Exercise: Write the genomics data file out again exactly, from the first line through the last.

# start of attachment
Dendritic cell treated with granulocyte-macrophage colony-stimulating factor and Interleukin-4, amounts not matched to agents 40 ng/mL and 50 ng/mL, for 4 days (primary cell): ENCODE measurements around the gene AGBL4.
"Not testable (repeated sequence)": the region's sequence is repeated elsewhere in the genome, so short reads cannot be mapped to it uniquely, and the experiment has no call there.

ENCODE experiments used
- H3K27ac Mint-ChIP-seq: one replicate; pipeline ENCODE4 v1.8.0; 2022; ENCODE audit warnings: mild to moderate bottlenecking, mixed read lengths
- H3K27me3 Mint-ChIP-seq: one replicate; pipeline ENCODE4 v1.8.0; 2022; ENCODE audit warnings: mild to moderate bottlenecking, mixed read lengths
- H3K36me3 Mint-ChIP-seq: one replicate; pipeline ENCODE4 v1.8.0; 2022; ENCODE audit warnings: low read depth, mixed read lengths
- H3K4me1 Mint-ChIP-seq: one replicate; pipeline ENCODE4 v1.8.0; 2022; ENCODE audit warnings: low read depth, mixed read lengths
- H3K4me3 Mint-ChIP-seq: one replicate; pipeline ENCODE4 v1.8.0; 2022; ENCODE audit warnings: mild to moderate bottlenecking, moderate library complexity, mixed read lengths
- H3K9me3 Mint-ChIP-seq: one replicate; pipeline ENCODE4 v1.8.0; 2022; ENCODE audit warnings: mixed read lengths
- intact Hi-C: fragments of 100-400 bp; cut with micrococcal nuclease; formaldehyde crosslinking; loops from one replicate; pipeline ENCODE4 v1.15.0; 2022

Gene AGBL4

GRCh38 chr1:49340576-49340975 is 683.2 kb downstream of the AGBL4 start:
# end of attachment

Dendritic cell treated with granulocyte-macrophage colony-stimulating factor and Interleukin-4, amounts not matched to agents 40 ng/mL and 50 ng/mL, for 4 days (primary cell): ENCODE measurements around the gene AGBL4.
"Not testable (repeated sequence)": the region's sequence is repeated elsewhere in the genome, so short reads cannot be mapped to it uniquely, and the experiment has no call there.

ENCODE experiments used
- H3K27ac Mint-ChIP-seq: one replicate; pipeline ENCODE4 v1.8.0; 2022; ENCODE audit warnings: mild to moderate bottlenecking, mixed read lengths
- H3K27me3 Mint-ChIP-seq: one replicate; pipeline ENCODE4 v1.8.0; 2022; ENCODE audit warnings: mild to moderate bottlenecking, mixed read lengths
- H3K36me3 Mint-ChIP-seq: one replicate; pipeline ENCODE4 v1.8.0; 2022; ENCODE audit warnings: low read depth, mixed read lengths
- H3K4me1 Mint-ChIP-seq: one replicate; pipeline ENCODE4 v1.8.0; 2022; ENCODE audit warnings: low read depth, mixed read lengths
- H3K4me3 Mint-ChIP-seq: one replicate; pipeline ENCODE4 v1.8.0; 2022; ENCODE audit warnings: mild to moderate bottlenecking, moderate library complexity, mixed read lengths
- H3K9me3 Mint-ChIP-seq: one replicate; pipeline ENCODE4 v1.8.0; 2022; ENCODE audit warnings: mixed read lengths
- intact Hi-C: fragments of 100-400 bp; cut with micrococcal nuclease; formaldehyde crosslinking; loops from one replicate; pipeline ENCODE4 v1.15.0; 2022

Gene AGBL4

GRCh38 chr1:49340576-49340975 is 683.2 kb downstream of the AGBL4 start: